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August 3, 2015

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election 2012:

Heller supporters disrupt Berkley’s news conference in Reno

Image

Steve Marcus

U.S. Rep. Shelley Berkley, D-Nev., holds a news conference in the parking lot of Palo Verde High School before a rally for Republican vice presidential candidate Paul Ryan at the school, Aug. 14, 2012. Berkley is running for U.S. Senate against Sen. Dean Heller, R-Nev.

Berkley News Conference

U.S. Congresswoman Shelley Berkley (D-NV) holds a  news conference in the parking lot of Palo Verde High School before a rally for Republican vice presidential candidate Paul Ryan at the school Tuesday, Aug. 14, 2012. Berkley is running for U.S. Senate against Sen. Dean Heller (R-NV). Heller supporters hold up signs in the background. Launch slideshow »

The idea seemed good to Democrat Shelley Berkley’s campaign at the time: Hold a news conference in front of the Social Security building in Reno to hammer home the accusation that Republican Dean Heller wants to end Medicare and privatize Social Security.

Unfortunately for Berkley, all manner of obstacles from angry security guards to the Heller campaign and even Mother Nature conspired to block that message from getting through.

Although it’s common practice for campaigns to set up a counter-rally at an opponent’s event, they rarely encroach on the actual space being used for a news conference.

But repeating the tactic they used in Las Vegas just one day earlier, Heller’s supporters showed up en masse with a slew of campaign signs — including one measuring 5 feet in width — and crowded into the backdrop of Berkley’s news conference.

Sen. Dean Heller is shown during a dedication ceremony for the VA Southern Nevada Healthcare System Las Vegas Medical Center (VASNHS) in North Las Vegas Monday, August 6, 2012.

Sen. Dean Heller is shown during a dedication ceremony for the VA Southern Nevada Healthcare System Las Vegas Medical Center (VASNHS) in North Las Vegas Monday, August 6, 2012.

Although it was Berkley’s event, her supporters were a fraction of the number that Heller’s camp turned out, meaning Heller signs outnumbered Berkley signs. One miffed Berkley supporter complained it was a "slimy tactic."

Heller's group was so large that supporters spilled onto the grounds of the Social Security Administration building, prompting security guards to push the entire event onto a narrow sidewalk in front of the building. (Political events aren’t allowed on federal grounds.)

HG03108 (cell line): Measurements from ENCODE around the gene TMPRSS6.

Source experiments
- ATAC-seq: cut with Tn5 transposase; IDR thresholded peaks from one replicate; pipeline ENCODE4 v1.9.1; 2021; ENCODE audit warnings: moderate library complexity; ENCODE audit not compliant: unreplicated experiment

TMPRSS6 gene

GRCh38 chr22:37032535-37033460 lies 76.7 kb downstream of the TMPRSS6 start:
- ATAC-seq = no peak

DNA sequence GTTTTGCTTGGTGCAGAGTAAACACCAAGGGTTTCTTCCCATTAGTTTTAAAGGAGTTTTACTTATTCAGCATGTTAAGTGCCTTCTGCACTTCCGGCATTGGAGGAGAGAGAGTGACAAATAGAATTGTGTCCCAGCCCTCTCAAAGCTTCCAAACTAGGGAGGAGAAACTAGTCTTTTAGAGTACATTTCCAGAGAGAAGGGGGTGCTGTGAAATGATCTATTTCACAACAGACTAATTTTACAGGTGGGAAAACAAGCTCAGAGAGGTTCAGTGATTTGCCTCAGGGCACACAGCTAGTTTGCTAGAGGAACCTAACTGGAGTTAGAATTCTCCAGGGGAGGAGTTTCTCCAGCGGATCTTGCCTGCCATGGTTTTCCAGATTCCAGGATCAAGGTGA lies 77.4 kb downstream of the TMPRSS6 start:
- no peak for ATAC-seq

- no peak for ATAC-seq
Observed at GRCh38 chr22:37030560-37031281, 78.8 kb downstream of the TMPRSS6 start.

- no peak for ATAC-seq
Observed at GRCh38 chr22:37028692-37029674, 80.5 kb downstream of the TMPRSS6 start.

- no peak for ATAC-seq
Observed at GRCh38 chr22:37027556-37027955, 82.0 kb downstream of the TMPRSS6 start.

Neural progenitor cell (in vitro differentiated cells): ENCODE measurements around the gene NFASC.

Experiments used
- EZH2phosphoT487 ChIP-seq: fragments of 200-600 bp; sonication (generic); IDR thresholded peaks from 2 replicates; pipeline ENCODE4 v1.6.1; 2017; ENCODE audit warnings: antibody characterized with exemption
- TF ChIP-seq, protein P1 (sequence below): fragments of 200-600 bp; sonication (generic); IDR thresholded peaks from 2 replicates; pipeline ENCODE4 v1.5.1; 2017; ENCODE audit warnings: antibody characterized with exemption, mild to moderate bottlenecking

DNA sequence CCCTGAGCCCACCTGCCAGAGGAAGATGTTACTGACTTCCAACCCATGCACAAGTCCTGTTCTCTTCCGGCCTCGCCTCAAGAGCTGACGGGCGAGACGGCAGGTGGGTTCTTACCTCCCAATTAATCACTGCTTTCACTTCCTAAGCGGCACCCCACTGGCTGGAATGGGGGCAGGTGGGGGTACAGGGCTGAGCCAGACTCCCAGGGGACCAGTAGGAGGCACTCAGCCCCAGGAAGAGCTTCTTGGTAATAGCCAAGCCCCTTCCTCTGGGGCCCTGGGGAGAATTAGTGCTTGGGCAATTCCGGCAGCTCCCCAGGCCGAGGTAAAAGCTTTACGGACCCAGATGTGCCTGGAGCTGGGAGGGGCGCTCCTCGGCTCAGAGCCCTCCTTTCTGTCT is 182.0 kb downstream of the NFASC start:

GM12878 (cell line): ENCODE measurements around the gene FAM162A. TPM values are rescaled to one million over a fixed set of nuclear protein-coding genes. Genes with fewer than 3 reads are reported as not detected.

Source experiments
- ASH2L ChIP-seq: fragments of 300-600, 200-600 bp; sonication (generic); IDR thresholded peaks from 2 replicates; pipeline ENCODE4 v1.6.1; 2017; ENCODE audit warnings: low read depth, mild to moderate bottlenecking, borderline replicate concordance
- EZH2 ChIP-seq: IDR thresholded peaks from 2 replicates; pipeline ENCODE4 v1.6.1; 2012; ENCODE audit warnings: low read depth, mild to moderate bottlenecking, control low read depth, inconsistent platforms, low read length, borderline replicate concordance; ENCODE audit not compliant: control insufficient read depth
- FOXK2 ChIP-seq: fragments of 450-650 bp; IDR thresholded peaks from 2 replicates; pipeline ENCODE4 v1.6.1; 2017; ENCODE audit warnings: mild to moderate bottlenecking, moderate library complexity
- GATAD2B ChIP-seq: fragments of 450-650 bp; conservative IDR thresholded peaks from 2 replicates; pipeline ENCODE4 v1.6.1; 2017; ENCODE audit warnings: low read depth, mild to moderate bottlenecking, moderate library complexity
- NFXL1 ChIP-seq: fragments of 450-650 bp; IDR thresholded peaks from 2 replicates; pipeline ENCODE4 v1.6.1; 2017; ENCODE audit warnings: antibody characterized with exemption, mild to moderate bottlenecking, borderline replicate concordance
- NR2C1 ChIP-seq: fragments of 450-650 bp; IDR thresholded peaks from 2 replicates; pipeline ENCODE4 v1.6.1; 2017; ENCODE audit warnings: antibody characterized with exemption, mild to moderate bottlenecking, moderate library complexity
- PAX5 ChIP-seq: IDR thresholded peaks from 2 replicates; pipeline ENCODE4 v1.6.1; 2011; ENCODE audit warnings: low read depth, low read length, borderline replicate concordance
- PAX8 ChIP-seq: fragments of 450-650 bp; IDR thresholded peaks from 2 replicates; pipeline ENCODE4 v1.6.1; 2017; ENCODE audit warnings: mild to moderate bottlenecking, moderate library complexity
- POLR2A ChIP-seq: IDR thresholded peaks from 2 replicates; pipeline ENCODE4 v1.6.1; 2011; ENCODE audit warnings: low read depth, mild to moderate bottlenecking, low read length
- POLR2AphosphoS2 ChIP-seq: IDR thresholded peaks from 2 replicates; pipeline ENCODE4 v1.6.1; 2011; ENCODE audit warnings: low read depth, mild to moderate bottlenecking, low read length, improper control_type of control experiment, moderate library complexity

When she arrived, Berkley politely greeted supporters from both campaigns and thanked them for attending.

Then, as heavy traffic whizzed by inches from reporters’ backs and Heller supporters stood silently in the backdrop, Berkley did her best to deliver her prepared remarks.

“It doesn’t make sense,” Berkley said, accusing Heller of protecting tax breaks for oil companies. “The big guys don’t need our help; they’re doing just fine. … He is playing for the wrong team.”

Meanwhile, Berkley’s staff continued trying to placate the antsy security guards, holding them at bay while she finished her remarks.

Berkley’s Democratic strategist, Zac Petkanas, said the Heller campaign’s tactics hardly fazed Berkley. But he argued the tactic represents “an escalation” of aggressive behavior on the part of Heller’s camp.

“Look, she can handle anything; it actually motivates her,” Petkanas said. “However, I have never seen the level of disrespect for personal space for a campaign that I saw from the Heller campaign.”

Heller’s spokeswoman, Chandler Smith, said supporters simply took advantage of an opportunity.

“The public press conference presented an opportunity for volunteers to quietly and respectfully express their support for Dean Heller, which is a perfectly fair and normal activity in any campaign,” she said.

When it was time for questions at the event, the first one had nothing to do with Berkley's message of the day.

“Why here? This is crazy! I can’t even hear you!” the first reporter called out.

“It’ll never happen again!” Berkley responded.

And as questions were just wrapping up, almost as if on cue, it began to rain.

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